As the father of 3 daughters (2 teens & a 9 year old), I am concerned about their own self-perception. I want them to be comfortable in their own bodies and minds. I have tried many things to help them have a healthy body image but every now and then my efforts were still foiled.
Early on, I had tried to avoid any conversations around body image thinking that if I didn’t make a big deal out of it, then it would never enter their minds that it should be a concern of theirs. I realized that was foolish. Avoiding the issue altogether just allows others to introduce it in their own way which could be more damaging than if I had obsessed on it.
So, I tried to help my daughters know what a healthy body is. The schools have been doing a great job of educating on healthy eating habits as they introduce the new “ChooseMyPlate” program introduced by the US Dept of Agriculture. I have done my part by helping them understand when they are making poor food choices that don’t support their bodies’ growth. Still, I avoided the topic of weight since I figured a healthy body would naturally have a healthy weight.
Wow! Was I blindsided when my Emma called me at work because she had been obsessing over her body weight and had been skipping meals to bring her weight down. What makes this a little more surreal for me was the fact that Emma only weighed 104 pounds. She was skinny by many standards but in her head she was overweight. She had somehow gotten in her mind that 100 pounds was the most she wanted to weigh and when she crossed that triple digit threshold, she had crossed over into ‘overweight’ territory.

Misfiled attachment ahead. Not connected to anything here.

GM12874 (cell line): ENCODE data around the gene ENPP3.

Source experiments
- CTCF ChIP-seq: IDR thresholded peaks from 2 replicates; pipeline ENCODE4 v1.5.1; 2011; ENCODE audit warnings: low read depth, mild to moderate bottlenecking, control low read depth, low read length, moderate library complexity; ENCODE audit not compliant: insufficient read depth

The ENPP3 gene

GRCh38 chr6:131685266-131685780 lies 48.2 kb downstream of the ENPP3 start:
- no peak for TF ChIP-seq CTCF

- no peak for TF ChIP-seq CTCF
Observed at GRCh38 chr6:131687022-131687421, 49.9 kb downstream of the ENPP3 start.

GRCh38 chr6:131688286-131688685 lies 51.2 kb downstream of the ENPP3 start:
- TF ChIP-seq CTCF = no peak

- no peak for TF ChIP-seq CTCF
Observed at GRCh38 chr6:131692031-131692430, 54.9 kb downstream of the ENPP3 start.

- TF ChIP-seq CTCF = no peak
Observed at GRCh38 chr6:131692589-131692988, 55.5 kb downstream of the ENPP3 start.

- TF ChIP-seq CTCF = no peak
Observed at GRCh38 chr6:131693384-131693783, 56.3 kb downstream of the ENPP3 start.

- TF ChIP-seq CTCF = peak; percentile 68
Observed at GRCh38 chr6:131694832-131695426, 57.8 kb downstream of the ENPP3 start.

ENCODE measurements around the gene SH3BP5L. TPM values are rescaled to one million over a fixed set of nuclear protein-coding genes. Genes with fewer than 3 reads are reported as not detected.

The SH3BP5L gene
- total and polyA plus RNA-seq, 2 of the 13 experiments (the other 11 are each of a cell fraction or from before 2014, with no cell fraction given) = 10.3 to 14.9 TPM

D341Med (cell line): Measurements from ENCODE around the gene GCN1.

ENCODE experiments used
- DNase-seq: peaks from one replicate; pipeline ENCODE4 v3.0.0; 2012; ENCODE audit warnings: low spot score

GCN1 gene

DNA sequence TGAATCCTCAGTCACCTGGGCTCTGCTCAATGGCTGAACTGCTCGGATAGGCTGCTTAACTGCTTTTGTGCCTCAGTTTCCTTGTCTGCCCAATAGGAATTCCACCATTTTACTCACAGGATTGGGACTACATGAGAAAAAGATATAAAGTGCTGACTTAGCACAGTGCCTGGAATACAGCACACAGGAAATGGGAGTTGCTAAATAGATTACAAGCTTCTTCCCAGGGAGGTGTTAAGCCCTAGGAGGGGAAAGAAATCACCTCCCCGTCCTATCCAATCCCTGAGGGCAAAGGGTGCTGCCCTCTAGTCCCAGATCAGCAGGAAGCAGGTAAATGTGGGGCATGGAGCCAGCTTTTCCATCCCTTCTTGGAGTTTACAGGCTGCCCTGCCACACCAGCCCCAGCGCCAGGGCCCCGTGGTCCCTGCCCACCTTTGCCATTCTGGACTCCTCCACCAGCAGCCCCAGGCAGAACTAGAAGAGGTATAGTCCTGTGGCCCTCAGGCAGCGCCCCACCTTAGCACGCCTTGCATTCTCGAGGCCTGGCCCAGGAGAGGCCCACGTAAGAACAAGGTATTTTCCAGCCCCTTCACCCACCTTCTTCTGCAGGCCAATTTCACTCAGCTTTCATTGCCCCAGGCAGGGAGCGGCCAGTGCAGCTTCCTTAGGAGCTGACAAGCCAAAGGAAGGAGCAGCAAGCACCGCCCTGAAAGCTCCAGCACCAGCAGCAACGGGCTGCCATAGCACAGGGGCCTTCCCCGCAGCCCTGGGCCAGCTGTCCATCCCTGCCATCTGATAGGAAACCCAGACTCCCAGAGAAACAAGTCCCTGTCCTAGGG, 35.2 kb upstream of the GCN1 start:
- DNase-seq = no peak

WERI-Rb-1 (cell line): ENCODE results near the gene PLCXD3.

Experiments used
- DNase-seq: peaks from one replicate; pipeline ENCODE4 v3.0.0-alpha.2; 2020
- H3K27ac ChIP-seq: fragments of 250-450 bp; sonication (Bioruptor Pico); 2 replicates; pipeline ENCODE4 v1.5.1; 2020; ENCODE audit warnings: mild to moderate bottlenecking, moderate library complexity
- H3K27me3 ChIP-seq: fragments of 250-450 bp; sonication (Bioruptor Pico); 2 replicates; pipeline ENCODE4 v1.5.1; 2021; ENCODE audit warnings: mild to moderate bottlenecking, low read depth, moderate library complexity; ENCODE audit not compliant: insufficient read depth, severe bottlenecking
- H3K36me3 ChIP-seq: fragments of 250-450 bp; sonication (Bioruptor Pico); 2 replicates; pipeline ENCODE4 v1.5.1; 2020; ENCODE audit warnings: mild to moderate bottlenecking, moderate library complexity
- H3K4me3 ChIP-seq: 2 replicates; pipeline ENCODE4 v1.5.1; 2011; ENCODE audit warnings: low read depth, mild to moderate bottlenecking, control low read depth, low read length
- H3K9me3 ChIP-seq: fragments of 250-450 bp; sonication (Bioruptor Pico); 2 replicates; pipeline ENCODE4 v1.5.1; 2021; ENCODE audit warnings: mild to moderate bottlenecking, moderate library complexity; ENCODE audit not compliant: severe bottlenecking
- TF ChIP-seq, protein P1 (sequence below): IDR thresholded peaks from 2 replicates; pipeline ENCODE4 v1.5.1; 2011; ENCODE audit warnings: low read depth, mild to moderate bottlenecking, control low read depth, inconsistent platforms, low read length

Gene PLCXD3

How do our kids get these ideas into their heads? Do I blame the media? They are one of my favorite bad influence targets – but no. Do I blame their friends & influences? Again, no. Who do I blame?
It turns out in this case, no one was to blame. Emma had an arbitrary number in her head about how much she should weigh. This number wasn’t based on any data or input from anywhere other than her own thinking. How do I prevent the random, arbitrary thoughts of my teenage daughter from causing her to develop body image issues?
Since I found out she was having this problem, we have had a lot more conversations around weight, proper diet, and support for a growing body. We certainly allow for plenty of bad foods but we stress making sure we are supporting our bodies with nutritious food as well. She feels comfortable coming to me or my wife with any about her body and it seems like she does.
Check out our podcast episode on Body Image to hear Emma’s story about her thought process and how she turned around that thinking to a healthier body image.